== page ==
Legal advice: renewing a lease
Q. What is the difference between rights of renewal under the Landlord & Tenant Act 1954 and an option to renew my lease?
If your pharmacy lease has the protection of the 1954 Act then, subject to complying with certain requirements, you may have a right to renew your lease at the end of the term. However, the landlord might be able to oppose the renewal. An option to renew, if properly drafted, can protect the contractor from the landlord being able to take the pharmacy back and refuse a new lease.
Landlordâ€™s right to oppose a lease renewal
The pharmacy landlord can object to the right to renew a lease on a number of grounds. Those likely to be of concern to a contractor are that the landlord wishes to redevelop the pharmacy or that he intends to occupy it himself. If your landlord is a doctor or pharmacist and can operate the pharmacy himself then you could lose your business. A contractual option to renew the lease would protect the contractor from this risk.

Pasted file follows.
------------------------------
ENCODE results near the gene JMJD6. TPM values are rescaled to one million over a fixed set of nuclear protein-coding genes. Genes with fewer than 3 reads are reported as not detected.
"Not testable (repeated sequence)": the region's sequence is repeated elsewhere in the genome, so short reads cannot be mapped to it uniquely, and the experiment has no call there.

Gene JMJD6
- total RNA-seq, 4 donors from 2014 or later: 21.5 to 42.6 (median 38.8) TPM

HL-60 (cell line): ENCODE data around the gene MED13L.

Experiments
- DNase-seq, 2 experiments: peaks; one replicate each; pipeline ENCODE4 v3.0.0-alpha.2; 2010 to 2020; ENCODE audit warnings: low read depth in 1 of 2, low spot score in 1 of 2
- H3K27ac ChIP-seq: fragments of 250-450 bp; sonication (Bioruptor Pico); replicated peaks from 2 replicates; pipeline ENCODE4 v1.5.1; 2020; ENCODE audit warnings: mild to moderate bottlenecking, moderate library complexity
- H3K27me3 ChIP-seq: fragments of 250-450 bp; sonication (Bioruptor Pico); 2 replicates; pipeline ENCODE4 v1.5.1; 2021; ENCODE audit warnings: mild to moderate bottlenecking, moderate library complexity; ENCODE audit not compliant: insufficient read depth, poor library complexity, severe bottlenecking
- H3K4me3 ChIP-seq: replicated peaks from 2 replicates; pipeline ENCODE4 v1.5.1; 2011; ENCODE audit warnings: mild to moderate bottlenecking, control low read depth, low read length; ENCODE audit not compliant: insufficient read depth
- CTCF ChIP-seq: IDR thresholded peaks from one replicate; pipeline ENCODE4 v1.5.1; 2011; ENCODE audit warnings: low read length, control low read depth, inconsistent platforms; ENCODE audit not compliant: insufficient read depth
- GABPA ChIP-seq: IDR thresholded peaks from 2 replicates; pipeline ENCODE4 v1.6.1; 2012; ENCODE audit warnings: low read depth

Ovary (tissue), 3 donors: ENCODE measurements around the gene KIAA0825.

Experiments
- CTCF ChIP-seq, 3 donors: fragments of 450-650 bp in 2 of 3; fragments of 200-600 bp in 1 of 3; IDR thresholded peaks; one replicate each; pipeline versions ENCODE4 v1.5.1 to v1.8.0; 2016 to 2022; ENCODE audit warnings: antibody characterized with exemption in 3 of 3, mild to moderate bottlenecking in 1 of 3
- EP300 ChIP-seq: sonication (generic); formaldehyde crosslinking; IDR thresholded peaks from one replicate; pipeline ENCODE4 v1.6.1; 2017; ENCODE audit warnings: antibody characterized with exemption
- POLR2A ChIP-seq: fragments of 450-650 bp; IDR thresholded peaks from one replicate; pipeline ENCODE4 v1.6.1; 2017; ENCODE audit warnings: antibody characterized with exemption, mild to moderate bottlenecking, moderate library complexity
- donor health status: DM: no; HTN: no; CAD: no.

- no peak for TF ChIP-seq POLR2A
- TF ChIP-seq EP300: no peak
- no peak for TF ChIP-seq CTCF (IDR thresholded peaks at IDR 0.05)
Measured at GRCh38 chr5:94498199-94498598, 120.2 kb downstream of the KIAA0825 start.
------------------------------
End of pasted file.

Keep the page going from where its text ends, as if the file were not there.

Right to compensation
If the lease is not renewed, a contractor may be entitled to statutory compensation equivalent to the rateable value of the property or even twice the rateable value if the pharmacy has operated there for 14 years or more. However, this sum may not be sufficient payment for the goodwill of the business.
Option to renew
A well-worded option to renew can incorporate all the necessary terms for a new lease, protect the goodwill value and also entitle the contractor to a right to a new lease even where there is no statutory protection.
The above is a general overview and we recommend that independent legal advice is sought for your specific concerns.
Debra Kent is head of the pharmacy property transactions team at Charles Russell Speechlys LLP.
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